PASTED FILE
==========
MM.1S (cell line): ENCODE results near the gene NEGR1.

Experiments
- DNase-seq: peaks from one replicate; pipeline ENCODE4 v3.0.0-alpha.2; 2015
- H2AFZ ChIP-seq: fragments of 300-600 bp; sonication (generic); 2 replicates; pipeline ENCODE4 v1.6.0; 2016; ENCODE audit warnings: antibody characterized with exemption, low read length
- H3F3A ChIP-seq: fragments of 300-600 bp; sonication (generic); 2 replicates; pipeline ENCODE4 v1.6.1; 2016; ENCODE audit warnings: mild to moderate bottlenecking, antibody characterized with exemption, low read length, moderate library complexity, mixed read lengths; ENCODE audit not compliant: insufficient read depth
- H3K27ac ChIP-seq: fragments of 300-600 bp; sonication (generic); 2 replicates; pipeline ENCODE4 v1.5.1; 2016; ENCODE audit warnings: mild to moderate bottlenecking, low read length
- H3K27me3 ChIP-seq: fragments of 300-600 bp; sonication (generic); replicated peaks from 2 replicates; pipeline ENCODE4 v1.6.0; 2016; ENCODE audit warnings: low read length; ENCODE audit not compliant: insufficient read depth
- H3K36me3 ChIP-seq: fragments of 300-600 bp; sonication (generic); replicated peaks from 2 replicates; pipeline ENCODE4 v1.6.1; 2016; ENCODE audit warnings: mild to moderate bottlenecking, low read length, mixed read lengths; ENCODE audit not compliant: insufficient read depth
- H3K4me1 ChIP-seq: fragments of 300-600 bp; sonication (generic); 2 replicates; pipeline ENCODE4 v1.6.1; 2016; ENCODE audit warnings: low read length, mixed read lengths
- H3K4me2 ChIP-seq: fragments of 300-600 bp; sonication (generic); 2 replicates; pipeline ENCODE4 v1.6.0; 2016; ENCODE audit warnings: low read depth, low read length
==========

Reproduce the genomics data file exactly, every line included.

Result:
MM.1S (cell line): ENCODE results near the gene NEGR1.

Experiments
- DNase-seq: peaks from one replicate; pipeline ENCODE4 v3.0.0-alpha.2; 2015
- H2AFZ ChIP-seq: fragments of 300-600 bp; sonication (generic); 2 replicates; pipeline ENCODE4 v1.6.0; 2016; ENCODE audit warnings: antibody characterized with exemption, low read length
- H3F3A ChIP-seq: fragments of 300-600 bp; sonication (generic); 2 replicates; pipeline ENCODE4 v1.6.1; 2016; ENCODE audit warnings: mild to moderate bottlenecking, antibody characterized with exemption, low read length, moderate library complexity, mixed read lengths; ENCODE audit not compliant: insufficient read depth
- H3K27ac ChIP-seq: fragments of 300-600 bp; sonication (generic); 2 replicates; pipeline ENCODE4 v1.5.1; 2016; ENCODE audit warnings: mild to moderate bottlenecking, low read length
- H3K27me3 ChIP-seq: fragments of 300-600 bp; sonication (generic); replicated peaks from 2 replicates; pipeline ENCODE4 v1.6.0; 2016; ENCODE audit warnings: low read length; ENCODE audit not compliant: insufficient read depth
- H3K36me3 ChIP-seq: fragments of 300-600 bp; sonication (generic); replicated peaks from 2 replicates; pipeline ENCODE4 v1.6.1; 2016; ENCODE audit warnings: mild to moderate bottlenecking, low read length, mixed read lengths; ENCODE audit not compliant: insufficient read depth
- H3K4me1 ChIP-seq: fragments of 300-600 bp; sonication (generic); 2 replicates; pipeline ENCODE4 v1.6.1; 2016; ENCODE audit warnings: low read length, mixed read lengths
- H3K4me2 ChIP-seq: fragments of 300-600 bp; sonication (generic); 2 replicates; pipeline ENCODE4 v1.6.0; 2016; ENCODE audit warnings: low read depth, low read length